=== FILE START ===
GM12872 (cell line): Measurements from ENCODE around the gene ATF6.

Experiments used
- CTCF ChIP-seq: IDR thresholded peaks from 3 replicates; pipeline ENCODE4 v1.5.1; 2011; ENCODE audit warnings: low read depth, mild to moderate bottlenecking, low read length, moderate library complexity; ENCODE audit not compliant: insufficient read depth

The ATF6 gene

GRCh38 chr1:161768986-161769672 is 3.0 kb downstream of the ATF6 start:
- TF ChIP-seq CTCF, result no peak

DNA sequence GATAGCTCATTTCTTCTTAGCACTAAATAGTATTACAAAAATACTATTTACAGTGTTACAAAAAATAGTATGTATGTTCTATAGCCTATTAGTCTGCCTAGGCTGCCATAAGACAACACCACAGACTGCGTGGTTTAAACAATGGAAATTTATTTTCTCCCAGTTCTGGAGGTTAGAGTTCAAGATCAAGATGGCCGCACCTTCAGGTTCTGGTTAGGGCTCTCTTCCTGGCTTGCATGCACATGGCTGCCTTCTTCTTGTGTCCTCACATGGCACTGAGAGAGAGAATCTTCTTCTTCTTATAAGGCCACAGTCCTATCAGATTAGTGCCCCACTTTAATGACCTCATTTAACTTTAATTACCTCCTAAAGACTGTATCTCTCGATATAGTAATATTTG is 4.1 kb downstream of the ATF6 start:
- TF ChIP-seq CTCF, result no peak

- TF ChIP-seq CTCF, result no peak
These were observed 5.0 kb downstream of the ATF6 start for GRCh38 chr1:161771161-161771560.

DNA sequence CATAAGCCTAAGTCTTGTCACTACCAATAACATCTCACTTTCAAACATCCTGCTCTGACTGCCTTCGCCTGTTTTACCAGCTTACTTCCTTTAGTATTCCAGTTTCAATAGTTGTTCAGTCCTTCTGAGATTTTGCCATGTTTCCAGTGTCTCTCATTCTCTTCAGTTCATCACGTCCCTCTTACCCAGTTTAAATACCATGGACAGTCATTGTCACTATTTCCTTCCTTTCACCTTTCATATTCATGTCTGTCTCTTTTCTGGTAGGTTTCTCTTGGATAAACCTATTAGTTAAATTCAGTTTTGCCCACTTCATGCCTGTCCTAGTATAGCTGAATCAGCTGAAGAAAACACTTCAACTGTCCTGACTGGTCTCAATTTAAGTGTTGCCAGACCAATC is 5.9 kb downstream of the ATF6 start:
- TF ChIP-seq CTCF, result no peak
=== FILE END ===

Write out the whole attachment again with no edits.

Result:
GM12872 (cell line): Measurements from ENCODE around the gene ATF6.

Experiments used
- CTCF ChIP-seq: IDR thresholded peaks from 3 replicates; pipeline ENCODE4 v1.5.1; 2011; ENCODE audit warnings: low read depth, mild to moderate bottlenecking, low read length, moderate library complexity; ENCODE audit not compliant: insufficient read depth

The ATF6 gene

GRCh38 chr1:161768986-161769672 is 3.0 kb downstream of the ATF6 start:
- TF ChIP-seq CTCF, result no peak

DNA sequence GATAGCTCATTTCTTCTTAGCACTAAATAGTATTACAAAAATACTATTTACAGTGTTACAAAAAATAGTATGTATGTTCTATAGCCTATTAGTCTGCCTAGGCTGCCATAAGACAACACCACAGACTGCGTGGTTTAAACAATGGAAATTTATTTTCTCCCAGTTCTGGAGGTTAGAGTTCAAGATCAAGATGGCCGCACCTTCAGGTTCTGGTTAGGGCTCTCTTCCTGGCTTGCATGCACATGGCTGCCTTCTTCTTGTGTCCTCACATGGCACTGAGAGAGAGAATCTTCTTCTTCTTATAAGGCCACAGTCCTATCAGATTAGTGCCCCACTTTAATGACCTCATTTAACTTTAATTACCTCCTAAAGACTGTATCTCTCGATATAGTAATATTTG is 4.1 kb downstream of the ATF6 start:
- TF ChIP-seq CTCF, result no peak

- TF ChIP-seq CTCF, result no peak
These were observed 5.0 kb downstream of the ATF6 start for GRCh38 chr1:161771161-161771560.

DNA sequence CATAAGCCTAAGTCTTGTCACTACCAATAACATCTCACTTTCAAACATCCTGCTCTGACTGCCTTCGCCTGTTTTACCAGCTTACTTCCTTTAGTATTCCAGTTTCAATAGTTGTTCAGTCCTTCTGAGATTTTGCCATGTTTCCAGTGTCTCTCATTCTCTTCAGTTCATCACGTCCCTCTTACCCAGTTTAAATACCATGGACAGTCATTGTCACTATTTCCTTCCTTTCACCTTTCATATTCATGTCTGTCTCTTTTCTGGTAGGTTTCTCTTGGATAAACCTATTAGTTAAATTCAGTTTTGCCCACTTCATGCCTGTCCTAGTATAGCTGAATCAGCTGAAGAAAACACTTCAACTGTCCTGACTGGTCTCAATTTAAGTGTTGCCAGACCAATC is 5.9 kb downstream of the ATF6 start:
- TF ChIP-seq CTCF, result no peak